Stimulus payments begin hitting bank accounts, but when can you expect yours?

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(Nexstar DC photo)

(NEXSTAR) – The Internal Revenue Service has begun issuing a second round of economic impact payments of up to $600 for individuals — or $1,200 for married couples — and many Americans are wondering when they can expect to see theirs.

Monday is the official payment date, and the IRS said some taxpayers may have seen the direct deposit payments as pending or as provisional payments in their accounts before then. Initial direct deposit payments began arriving in bank accounts Dec. 29, and mailing of paper checks started the following day.

“Throughout this challenging year, the IRS has worked around the clock to provide Economic Impact Payments and critical taxpayer services to the American people,” said IRS Commissioner Chuck Rettig said in a press release. “We are working swiftly to distribute this second round of payments as quickly as possible.”

The payments are part of a massive bipartisan bill and government funding package meant to provide economic help to millions of Americans amid the coronavirus pandemic.

In a tweet, the U.S. Treasury Department wrote that no action is required for eligible taxpayers to receive the payments. The payments will be delivered for most people via direct deposit. Taxpayers who received the first round of payments last year but don’t receive a direct deposit payment will generally receive a check by mail or, in some instances, via a debit card.

“The IRS reminds taxpayers that the payments are automatic, and they should not contact their financial institutions or the IRS with payment timing questions,” the IRS said.

According to the IRS, the second round of payments, in general, will be up to $600 for individuals and up to $1,200 for married couples filing jointly, with an additional $600 for each qualifying child. Dependents aged 17 and older are not eligible for the child payment.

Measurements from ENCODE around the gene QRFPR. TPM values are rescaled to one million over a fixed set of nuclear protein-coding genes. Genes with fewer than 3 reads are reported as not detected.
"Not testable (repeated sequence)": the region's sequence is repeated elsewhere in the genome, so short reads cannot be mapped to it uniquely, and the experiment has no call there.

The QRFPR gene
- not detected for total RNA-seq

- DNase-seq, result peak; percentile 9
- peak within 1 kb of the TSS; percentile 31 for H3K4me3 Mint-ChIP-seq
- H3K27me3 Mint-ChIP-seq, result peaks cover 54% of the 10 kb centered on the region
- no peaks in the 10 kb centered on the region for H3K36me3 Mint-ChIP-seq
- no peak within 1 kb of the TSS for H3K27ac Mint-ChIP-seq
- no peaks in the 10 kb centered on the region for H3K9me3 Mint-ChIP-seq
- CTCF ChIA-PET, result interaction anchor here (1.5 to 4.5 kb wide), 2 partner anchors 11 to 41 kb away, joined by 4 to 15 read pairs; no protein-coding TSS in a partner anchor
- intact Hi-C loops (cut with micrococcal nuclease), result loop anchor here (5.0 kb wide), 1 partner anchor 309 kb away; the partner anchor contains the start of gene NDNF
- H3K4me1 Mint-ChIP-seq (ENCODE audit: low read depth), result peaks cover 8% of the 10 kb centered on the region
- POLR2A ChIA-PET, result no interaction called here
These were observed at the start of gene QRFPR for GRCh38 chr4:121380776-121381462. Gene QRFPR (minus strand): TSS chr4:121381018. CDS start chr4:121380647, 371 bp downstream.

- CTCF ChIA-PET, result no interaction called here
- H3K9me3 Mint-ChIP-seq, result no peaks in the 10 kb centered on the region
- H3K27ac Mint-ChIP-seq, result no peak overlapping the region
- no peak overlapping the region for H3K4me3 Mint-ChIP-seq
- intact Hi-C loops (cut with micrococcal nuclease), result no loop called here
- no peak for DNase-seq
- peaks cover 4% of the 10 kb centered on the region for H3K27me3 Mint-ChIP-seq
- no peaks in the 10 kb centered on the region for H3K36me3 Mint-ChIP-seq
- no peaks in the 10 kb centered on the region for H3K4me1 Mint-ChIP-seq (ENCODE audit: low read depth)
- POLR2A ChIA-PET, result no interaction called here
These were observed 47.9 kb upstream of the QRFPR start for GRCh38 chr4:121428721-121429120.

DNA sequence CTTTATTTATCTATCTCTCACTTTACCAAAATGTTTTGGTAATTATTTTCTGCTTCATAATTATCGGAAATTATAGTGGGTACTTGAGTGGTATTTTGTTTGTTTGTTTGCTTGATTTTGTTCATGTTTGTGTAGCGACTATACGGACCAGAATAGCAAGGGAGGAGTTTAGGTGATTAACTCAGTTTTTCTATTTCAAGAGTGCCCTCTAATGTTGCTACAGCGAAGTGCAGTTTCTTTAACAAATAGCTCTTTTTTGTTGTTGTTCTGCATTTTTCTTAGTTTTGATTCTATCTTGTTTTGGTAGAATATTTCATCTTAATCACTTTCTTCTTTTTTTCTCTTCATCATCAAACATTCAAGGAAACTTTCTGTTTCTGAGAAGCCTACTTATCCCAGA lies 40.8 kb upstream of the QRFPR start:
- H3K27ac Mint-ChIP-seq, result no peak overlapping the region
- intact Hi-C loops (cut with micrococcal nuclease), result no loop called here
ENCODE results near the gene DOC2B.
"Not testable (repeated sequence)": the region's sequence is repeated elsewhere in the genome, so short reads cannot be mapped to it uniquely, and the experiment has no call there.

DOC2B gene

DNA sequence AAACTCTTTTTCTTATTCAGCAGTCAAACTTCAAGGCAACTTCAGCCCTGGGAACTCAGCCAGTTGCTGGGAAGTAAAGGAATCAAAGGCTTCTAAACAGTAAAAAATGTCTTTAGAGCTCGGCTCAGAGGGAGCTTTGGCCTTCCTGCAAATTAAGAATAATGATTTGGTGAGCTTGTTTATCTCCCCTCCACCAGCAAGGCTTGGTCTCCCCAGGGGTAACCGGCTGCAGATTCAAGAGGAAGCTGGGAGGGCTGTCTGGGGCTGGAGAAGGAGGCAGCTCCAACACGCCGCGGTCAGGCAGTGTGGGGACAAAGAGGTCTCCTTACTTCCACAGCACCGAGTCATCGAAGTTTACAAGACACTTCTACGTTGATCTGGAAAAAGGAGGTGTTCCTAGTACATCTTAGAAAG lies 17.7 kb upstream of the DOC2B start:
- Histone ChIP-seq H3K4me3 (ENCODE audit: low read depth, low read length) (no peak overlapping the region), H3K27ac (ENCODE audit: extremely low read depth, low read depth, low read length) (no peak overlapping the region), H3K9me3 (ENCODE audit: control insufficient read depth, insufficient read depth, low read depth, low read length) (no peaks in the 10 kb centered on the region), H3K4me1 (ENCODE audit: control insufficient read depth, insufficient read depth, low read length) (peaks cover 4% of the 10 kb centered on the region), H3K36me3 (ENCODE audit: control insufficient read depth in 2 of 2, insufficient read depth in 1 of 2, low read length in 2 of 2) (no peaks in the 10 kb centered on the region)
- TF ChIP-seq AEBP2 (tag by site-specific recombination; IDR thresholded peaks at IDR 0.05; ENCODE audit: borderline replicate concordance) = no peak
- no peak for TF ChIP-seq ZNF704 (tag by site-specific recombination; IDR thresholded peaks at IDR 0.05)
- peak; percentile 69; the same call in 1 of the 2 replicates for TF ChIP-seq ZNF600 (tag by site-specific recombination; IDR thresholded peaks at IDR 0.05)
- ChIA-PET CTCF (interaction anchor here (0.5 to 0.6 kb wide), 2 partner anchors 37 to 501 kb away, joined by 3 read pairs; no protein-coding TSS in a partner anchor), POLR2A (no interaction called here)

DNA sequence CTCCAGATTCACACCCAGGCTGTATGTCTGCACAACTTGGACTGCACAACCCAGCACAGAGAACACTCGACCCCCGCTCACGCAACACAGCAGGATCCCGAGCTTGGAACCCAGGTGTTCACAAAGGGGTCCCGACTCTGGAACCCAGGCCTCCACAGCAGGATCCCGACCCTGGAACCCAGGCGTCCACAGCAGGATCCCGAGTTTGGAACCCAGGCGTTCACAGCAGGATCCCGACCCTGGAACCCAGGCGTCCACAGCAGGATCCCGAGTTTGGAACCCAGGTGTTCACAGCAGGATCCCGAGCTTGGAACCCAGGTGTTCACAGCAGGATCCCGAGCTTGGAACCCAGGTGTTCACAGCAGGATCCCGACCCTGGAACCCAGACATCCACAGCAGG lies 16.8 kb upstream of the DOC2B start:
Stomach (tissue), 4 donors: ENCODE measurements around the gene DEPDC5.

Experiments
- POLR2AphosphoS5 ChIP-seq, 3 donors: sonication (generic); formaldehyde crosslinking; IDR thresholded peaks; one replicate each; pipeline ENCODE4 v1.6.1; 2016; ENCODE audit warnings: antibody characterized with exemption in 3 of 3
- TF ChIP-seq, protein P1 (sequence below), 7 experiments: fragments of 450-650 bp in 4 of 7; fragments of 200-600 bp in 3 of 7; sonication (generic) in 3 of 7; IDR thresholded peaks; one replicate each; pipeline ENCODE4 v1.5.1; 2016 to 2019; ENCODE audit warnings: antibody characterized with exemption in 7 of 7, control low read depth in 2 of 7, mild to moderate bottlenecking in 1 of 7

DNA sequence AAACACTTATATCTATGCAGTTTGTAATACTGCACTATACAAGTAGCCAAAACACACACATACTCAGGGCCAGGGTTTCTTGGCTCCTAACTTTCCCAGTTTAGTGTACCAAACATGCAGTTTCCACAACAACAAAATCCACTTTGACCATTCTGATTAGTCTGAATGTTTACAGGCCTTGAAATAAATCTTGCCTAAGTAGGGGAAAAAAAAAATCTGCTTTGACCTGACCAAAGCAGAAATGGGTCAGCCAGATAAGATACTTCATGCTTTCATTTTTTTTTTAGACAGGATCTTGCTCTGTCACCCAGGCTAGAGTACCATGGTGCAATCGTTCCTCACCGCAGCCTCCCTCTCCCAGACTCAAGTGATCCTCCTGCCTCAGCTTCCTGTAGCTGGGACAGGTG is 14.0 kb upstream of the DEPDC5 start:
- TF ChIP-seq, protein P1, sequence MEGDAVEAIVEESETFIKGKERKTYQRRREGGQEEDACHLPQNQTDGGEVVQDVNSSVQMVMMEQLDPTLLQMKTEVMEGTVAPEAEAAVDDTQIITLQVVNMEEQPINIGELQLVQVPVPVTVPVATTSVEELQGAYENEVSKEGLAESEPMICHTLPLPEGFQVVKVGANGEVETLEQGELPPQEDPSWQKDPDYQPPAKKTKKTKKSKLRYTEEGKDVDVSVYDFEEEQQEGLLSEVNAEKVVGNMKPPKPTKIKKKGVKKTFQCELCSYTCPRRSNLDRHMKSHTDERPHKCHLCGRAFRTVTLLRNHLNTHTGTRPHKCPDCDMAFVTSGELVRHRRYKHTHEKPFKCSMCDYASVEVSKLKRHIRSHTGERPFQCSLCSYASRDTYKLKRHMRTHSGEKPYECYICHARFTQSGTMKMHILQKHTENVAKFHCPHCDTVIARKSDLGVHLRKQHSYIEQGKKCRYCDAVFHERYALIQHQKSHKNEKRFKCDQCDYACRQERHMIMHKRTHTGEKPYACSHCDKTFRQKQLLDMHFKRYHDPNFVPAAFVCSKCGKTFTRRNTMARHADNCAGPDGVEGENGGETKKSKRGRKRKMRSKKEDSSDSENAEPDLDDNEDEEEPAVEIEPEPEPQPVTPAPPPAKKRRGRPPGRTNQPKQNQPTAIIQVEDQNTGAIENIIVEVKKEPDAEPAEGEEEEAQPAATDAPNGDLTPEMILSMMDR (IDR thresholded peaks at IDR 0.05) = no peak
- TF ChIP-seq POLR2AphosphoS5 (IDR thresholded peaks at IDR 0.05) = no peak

Rettig said taxpayers are urged to visit IRS.gov for the latest information on payments, including eligibility criteria and how eligible taxpayers can claim a payment.

People will be able to check the status of the checks on the IRS website once available, the IRS said. The tool was being updated with new information as of last week.

Taxpayers who don’t typically file federal income tax returns but might be eligible can register using the non-filers tool on the IRS website if they think they might be due payment. Those in this category may not usually file because their income is below the minimum threshold.

Eligible individuals who did not receive either the first or the second economic impact payment will be able to claim it when they file their 2020 taxes in 2021.

Who is eligible for the second economic impact payment?

U.S. citizens, permanent residents and qualifying resident aliens who:

  • Have a valid Social Security number,
  • Could not be claimed as another taxpayer’s dependent, and
  • Had adjusted gross income under certain limits.

If you don’t usually file a tax return and you do not receive your economic impact payment, the IRS may not have enough information to determine your eligibility. This includes those receiving the federal benefits listed below.

  • Those receiving Social Security retirement, disability (SSDI), survivor benefits
  • Supplemental Security Income (SSI) recipients
  • Recipients of Veterans Affairs Compensation and Pension (C&P) benefits
  • Individuals who receive Railroad Retirement (RRB) benefits

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